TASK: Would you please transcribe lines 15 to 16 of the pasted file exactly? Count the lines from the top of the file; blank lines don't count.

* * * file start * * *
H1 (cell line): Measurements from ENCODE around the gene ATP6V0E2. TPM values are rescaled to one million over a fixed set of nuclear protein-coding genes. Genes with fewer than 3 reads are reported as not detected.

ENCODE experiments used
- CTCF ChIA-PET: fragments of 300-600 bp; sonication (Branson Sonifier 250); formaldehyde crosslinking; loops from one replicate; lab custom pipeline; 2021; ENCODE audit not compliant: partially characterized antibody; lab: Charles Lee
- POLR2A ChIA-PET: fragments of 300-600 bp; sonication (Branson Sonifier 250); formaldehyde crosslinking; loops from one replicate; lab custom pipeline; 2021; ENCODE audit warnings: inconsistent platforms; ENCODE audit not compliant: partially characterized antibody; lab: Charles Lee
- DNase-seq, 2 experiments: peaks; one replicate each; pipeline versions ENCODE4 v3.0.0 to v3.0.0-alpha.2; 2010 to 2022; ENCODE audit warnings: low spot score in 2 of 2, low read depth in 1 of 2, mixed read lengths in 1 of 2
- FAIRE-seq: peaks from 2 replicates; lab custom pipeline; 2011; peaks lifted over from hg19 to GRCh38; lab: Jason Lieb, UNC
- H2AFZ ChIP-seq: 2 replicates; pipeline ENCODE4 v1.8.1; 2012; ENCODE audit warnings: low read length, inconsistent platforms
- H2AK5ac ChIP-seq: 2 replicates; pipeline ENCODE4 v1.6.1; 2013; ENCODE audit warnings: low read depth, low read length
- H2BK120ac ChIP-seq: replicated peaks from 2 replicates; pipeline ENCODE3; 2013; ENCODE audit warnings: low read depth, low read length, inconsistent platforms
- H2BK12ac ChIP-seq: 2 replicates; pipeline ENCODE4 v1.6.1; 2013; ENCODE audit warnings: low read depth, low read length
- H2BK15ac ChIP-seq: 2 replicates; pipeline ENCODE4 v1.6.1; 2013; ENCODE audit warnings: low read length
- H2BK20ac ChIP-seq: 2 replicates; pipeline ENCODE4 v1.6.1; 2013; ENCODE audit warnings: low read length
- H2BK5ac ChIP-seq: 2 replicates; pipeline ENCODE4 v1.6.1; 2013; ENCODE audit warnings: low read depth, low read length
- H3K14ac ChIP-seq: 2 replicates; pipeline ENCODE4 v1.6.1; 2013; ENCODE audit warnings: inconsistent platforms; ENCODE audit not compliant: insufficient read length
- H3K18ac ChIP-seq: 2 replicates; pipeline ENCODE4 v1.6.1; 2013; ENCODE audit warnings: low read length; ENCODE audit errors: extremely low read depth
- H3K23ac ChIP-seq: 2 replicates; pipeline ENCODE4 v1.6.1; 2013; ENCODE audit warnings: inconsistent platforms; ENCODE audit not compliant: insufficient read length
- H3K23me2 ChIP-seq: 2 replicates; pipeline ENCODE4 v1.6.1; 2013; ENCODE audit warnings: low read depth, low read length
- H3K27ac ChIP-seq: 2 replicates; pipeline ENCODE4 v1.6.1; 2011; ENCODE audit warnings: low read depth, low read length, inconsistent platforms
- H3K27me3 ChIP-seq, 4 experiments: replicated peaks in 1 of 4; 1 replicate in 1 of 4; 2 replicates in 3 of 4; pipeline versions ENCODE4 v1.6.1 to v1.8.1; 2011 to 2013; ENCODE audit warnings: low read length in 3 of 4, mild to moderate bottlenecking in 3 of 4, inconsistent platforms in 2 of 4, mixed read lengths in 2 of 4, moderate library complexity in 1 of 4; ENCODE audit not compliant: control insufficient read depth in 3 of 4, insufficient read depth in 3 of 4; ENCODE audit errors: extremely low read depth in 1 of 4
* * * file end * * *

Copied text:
- H3K18ac ChIP-seq: 2 replicates; pipeline ENCODE4 v1.6.1; 2013; ENCODE audit warnings: low read length; ENCODE audit errors: extremely low read depth
- H3K23ac ChIP-seq: 2 replicates; pipeline ENCODE4 v1.6.1; 2013; ENCODE audit warnings: inconsistent platforms; ENCODE audit not compliant: insufficient read length